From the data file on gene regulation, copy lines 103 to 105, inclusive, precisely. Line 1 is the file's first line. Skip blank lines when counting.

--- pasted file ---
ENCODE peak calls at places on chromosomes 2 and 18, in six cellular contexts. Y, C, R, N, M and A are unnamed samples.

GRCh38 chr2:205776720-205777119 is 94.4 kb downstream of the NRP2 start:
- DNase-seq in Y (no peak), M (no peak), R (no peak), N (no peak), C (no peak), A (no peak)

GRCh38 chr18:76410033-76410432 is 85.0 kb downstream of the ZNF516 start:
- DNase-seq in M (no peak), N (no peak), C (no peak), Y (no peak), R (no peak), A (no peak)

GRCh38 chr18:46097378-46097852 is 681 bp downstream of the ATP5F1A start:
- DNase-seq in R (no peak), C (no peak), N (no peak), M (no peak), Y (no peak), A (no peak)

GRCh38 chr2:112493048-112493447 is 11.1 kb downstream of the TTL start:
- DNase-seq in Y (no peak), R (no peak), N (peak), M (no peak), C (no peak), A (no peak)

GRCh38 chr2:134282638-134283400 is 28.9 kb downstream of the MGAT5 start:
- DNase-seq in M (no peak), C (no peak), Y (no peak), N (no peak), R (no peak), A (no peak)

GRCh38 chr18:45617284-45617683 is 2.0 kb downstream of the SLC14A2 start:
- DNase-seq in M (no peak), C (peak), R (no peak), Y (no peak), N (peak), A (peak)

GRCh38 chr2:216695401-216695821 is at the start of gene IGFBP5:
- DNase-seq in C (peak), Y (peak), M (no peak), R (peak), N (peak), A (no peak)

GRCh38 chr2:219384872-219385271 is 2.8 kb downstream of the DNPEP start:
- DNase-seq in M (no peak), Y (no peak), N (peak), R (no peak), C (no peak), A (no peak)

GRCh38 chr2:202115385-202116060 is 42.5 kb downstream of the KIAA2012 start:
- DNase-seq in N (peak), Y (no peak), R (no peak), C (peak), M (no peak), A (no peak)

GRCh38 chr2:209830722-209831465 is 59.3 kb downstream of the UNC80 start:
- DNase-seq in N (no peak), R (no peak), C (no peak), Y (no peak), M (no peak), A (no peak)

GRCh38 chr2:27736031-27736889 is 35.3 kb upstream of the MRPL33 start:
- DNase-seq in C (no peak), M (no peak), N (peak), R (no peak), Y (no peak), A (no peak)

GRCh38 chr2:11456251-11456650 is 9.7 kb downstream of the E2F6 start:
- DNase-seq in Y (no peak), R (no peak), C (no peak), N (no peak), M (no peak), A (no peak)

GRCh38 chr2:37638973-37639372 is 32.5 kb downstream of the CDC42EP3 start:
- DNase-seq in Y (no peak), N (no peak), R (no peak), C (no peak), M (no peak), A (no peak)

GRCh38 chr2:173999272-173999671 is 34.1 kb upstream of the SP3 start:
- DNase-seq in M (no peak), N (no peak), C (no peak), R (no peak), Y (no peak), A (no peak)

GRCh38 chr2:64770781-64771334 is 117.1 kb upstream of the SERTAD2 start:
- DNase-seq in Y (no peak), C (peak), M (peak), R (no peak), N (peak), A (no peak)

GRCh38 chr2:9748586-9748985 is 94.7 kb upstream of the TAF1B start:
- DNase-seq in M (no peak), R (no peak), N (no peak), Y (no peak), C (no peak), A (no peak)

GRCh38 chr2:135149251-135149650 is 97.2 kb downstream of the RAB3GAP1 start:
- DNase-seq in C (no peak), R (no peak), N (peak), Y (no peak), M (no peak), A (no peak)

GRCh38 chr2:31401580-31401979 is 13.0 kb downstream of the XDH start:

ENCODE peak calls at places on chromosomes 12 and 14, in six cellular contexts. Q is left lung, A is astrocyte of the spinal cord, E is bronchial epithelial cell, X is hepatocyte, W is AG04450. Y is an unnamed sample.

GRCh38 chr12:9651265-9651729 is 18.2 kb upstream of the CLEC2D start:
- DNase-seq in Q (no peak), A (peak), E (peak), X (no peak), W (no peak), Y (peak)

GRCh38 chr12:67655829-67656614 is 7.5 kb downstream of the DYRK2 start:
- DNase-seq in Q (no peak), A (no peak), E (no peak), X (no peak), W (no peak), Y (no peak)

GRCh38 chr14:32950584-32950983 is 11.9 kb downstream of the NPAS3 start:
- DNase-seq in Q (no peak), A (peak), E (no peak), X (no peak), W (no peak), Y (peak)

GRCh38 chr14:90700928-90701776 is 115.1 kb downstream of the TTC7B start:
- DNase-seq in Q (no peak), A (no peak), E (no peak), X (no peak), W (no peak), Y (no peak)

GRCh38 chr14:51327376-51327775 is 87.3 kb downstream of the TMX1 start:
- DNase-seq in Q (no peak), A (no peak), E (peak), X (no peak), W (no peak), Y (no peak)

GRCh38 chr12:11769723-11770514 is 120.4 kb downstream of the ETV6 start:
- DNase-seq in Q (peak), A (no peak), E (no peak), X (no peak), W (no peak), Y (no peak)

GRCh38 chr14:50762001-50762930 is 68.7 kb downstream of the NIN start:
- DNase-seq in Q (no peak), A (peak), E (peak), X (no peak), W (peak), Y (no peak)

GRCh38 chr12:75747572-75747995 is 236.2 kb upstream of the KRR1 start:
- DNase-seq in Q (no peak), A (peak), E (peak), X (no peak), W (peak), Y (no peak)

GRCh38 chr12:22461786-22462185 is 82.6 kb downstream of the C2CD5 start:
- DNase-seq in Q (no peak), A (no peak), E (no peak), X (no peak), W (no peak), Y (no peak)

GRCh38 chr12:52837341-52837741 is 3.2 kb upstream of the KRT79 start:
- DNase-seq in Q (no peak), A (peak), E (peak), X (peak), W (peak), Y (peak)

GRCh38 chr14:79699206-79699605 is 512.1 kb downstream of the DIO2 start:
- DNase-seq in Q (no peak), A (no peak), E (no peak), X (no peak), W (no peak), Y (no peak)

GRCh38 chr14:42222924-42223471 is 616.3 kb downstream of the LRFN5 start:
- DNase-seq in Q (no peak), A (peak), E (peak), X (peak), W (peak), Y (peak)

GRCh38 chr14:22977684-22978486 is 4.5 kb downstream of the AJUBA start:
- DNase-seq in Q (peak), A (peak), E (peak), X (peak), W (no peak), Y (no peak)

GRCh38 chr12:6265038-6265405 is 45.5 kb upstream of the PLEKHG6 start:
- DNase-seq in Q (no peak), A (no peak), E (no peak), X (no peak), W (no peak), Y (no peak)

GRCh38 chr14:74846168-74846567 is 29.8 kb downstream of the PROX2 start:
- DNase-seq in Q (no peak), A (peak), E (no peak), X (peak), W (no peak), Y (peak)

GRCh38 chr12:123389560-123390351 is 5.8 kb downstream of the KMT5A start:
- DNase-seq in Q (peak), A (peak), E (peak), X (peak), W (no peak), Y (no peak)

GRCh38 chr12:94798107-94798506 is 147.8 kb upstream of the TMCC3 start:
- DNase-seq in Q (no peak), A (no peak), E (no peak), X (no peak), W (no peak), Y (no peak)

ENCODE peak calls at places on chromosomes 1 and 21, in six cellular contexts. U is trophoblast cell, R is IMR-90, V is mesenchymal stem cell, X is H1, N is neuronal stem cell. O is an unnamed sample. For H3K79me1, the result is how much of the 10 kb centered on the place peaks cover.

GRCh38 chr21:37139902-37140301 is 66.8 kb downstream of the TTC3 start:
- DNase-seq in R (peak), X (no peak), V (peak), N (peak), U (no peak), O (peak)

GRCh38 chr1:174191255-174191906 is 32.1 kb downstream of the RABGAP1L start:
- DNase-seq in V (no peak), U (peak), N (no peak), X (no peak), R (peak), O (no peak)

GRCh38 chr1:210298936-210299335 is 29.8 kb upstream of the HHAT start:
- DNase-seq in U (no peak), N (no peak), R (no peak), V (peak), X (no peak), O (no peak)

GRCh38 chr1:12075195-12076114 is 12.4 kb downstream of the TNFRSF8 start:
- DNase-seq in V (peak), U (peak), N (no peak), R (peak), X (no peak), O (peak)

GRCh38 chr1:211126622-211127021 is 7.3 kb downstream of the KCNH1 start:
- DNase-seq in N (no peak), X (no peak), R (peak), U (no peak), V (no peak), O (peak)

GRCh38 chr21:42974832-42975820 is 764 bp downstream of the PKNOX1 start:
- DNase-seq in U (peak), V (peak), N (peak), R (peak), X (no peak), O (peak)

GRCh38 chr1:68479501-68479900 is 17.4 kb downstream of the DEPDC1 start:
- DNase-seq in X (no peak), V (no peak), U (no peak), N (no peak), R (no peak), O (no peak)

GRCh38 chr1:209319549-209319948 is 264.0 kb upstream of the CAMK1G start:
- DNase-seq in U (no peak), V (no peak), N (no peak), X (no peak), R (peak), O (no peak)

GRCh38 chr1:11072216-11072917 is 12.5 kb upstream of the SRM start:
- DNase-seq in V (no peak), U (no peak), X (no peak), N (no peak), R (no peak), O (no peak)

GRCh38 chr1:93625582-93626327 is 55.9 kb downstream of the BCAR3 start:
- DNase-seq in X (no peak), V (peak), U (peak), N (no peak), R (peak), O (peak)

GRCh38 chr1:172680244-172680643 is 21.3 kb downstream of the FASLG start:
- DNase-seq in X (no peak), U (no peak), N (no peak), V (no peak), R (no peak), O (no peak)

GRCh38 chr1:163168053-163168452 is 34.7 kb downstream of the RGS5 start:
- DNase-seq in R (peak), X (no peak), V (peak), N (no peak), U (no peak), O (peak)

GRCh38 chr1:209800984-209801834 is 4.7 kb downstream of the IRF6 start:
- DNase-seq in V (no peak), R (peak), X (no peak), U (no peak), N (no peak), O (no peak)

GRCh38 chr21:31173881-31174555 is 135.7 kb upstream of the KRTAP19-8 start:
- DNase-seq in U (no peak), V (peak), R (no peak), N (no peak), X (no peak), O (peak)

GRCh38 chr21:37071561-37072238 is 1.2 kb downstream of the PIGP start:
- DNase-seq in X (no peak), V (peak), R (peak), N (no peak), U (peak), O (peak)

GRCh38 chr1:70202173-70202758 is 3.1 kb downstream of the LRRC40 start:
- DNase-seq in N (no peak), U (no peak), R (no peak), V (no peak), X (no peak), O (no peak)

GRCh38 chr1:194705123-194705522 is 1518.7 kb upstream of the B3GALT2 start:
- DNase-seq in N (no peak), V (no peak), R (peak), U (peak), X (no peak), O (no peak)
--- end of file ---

GRCh38 chr1:70202173-70202758 is 3.1 kb downstream of the LRRC40 start:
- DNase-seq in N (no peak), U (no peak), R (no peak), V (no peak), X (no peak), O (no peak)

GRCh38 chr1:194705123-194705522 is 1518.7 kb upstream of the B3GALT2 start: